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Best Of The Best 2006: The Color Guard

Jill Newman

One of Samuel Getz’s prized possessions is a rare 10-carat chrome tourmaline that looks like a green emerald but is far rarer. Nevertheless, it represents a bargain compared to a similarly sized emerald. “An emerald of this size, color, and quality would be at least $1.5 million,” says Getz, who sells his collection only from his Coral Gables, Fla., salon. “But this ring is just $70,000, and there isn’t another stone like it in the world.”

Getz likes educating his clients about such unusual gems, believing that as people become more familiar with them, their prices will rise dramatically. The designer places his gems in clean, simplistic designs that often pair unusual color combinations. His newest creations include a ring with an orange-pink spinel set between two mandarin garnets; a necklace, which he describes as “totally electric,” is made of neon yellow chrysoberyls, bright green tsavorites, and baby blue aquamarines. “I design around the gemstone,” he says. “My jewelry is about balance and proportion. I never want to overwhelm the stone.”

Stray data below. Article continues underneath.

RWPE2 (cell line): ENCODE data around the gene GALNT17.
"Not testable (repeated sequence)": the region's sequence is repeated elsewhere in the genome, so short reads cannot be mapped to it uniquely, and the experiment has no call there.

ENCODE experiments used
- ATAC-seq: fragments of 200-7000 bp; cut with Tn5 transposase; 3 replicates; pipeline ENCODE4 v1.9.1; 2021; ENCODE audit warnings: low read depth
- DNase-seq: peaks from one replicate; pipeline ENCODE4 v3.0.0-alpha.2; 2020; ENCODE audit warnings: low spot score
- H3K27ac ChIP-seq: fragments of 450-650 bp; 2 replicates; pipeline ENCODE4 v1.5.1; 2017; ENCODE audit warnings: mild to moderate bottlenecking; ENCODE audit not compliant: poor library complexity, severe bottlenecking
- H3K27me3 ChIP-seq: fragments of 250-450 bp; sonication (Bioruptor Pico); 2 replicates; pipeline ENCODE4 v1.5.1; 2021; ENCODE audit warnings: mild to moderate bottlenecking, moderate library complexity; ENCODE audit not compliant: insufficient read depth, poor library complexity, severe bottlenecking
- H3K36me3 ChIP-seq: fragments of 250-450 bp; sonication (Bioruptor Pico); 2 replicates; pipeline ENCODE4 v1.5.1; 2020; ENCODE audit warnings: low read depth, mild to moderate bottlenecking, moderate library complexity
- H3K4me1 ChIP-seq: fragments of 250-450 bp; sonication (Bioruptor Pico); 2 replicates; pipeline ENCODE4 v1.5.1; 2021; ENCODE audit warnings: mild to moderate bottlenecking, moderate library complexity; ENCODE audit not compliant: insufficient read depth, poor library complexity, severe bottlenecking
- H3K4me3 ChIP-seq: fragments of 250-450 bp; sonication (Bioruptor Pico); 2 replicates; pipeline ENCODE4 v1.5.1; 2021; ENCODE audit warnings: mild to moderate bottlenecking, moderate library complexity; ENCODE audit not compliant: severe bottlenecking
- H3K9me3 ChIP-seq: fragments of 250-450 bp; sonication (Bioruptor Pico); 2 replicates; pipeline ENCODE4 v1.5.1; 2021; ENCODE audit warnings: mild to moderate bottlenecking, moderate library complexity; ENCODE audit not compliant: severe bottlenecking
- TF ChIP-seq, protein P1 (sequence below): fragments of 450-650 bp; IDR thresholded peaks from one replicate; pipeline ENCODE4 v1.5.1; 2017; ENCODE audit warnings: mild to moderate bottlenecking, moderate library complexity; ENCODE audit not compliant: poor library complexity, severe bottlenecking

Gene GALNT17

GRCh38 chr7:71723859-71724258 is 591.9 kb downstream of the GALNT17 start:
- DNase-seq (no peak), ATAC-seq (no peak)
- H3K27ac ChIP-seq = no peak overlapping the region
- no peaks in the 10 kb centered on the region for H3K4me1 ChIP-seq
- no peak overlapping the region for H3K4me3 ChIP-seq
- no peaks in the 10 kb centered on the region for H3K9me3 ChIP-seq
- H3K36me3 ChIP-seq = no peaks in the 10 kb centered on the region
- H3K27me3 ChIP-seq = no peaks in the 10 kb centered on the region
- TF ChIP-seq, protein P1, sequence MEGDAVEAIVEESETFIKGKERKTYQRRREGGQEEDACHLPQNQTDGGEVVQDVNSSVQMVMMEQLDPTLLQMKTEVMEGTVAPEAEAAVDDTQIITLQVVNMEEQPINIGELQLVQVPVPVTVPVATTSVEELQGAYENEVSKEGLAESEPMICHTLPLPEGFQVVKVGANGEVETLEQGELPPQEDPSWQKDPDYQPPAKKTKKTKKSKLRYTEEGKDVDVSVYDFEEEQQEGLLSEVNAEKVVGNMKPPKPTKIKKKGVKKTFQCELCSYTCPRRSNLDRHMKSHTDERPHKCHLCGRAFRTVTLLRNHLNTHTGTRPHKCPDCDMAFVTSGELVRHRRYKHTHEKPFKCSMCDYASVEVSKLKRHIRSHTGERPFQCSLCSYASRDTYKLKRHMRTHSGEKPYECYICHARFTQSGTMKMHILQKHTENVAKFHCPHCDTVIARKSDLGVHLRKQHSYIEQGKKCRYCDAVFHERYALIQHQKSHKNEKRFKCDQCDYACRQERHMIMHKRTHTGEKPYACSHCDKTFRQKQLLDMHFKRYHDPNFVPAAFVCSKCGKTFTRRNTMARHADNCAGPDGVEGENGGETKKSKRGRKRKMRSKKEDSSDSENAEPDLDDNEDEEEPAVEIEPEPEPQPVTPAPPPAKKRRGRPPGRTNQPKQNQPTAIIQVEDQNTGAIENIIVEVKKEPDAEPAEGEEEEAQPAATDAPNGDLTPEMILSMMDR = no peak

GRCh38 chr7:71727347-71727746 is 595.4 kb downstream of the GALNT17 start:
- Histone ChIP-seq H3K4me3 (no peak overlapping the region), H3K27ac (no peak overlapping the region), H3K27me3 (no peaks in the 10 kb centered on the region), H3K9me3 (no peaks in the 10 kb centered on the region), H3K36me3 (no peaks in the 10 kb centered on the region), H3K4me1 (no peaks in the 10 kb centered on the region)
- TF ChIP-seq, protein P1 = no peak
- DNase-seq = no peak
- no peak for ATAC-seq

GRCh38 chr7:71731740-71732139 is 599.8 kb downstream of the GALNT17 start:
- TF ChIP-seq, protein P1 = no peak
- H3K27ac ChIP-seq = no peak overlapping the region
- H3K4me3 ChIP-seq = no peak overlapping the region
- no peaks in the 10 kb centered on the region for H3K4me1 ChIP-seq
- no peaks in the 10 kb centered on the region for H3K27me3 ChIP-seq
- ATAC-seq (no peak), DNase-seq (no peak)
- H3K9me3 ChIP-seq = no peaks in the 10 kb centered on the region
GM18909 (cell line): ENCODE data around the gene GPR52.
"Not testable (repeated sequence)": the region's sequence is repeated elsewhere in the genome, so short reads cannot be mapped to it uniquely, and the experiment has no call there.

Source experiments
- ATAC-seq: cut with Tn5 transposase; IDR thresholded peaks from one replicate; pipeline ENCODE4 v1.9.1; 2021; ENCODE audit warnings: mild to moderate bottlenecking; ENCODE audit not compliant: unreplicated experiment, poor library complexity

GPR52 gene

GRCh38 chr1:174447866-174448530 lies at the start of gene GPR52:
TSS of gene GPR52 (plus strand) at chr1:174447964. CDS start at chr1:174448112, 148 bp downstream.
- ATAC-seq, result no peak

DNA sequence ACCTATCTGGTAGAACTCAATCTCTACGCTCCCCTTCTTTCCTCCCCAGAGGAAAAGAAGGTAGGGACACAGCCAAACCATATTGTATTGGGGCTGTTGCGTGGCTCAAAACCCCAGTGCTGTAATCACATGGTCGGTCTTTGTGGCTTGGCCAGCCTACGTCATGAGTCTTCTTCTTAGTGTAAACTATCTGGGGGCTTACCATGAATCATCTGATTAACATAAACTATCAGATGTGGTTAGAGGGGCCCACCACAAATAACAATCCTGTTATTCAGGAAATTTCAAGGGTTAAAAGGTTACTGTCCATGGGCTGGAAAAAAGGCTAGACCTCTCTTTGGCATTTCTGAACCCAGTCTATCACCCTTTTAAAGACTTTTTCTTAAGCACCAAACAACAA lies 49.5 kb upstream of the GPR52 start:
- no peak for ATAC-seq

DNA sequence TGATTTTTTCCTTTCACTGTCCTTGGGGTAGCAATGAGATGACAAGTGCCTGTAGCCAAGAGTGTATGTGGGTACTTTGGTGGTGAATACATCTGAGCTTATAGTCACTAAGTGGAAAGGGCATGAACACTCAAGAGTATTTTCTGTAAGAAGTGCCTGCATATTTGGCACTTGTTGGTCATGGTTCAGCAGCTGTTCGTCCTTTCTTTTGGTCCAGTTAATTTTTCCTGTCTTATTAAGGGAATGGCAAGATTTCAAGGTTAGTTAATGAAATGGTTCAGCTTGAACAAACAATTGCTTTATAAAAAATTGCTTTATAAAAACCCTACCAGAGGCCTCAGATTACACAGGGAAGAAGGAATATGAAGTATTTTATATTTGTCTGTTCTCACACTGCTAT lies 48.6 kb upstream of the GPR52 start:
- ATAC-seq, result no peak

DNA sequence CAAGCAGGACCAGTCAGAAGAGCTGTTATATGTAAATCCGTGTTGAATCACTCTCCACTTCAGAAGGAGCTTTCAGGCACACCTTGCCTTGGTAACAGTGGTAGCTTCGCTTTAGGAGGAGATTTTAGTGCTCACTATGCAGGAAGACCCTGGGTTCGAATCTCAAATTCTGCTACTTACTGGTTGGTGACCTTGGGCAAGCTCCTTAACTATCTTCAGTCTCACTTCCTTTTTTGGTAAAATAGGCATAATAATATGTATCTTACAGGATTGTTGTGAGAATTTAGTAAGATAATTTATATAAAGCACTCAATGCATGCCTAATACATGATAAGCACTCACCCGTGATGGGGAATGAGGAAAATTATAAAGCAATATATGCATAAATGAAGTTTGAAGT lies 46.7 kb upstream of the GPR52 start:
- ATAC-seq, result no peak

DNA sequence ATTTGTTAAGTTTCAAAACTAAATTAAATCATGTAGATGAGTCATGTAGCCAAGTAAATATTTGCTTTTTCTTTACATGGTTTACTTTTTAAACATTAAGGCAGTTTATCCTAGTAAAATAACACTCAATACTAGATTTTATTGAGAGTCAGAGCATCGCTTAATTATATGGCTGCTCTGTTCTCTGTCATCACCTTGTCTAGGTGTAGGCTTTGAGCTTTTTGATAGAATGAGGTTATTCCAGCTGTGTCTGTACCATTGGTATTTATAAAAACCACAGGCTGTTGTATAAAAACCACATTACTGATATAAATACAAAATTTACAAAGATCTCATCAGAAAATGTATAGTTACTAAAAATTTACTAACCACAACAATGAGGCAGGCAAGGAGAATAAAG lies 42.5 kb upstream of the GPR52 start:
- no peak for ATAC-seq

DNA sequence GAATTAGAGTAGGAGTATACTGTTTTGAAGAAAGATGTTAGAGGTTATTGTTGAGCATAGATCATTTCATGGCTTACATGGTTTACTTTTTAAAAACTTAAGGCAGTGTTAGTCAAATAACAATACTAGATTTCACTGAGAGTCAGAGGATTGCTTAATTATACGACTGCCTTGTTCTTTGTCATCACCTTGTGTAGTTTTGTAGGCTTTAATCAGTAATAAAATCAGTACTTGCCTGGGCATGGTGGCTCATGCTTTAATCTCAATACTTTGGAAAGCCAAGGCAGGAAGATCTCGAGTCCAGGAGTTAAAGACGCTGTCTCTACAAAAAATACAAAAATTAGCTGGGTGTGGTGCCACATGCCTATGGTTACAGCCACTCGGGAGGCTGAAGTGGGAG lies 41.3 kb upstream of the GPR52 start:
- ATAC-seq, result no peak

Samuel Getz Private Jewelers and Designers
305.448.4567
www­.samuelgetz.com

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